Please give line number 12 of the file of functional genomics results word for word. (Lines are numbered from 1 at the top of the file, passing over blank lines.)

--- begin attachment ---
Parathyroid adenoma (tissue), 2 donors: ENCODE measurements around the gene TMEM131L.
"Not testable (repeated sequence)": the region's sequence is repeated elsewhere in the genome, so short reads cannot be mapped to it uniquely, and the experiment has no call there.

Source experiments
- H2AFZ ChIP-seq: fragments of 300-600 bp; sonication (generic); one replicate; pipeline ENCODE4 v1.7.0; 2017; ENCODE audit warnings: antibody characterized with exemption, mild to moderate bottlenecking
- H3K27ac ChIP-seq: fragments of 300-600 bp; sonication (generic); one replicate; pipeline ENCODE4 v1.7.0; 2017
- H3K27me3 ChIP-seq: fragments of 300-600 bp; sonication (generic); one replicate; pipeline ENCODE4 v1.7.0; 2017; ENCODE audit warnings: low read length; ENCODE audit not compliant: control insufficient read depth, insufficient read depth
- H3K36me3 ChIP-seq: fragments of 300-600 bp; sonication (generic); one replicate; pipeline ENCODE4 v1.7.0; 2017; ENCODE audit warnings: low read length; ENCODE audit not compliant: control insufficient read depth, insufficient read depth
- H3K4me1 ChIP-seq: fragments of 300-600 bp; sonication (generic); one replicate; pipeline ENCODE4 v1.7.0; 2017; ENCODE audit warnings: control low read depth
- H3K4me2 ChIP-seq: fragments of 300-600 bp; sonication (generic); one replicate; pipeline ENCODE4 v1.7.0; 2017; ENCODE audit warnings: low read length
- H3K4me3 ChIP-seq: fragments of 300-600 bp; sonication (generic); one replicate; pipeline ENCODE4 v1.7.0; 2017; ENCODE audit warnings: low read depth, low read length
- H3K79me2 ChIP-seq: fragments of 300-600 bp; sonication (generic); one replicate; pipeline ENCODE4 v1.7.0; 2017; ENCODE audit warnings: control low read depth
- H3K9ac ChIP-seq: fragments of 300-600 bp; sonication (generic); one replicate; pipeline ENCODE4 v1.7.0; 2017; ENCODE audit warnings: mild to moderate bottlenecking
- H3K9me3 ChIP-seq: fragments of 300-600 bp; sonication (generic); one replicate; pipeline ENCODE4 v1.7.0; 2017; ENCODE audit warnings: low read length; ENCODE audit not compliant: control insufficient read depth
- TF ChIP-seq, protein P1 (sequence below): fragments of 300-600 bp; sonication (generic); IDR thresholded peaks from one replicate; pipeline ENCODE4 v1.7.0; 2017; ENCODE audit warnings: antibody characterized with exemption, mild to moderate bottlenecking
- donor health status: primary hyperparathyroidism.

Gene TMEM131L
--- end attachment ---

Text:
- H3K9ac ChIP-seq: fragments of 300-600 bp; sonication (generic); one replicate; pipeline ENCODE4 v1.7.0; 2017; ENCODE audit warnings: mild to moderate bottlenecking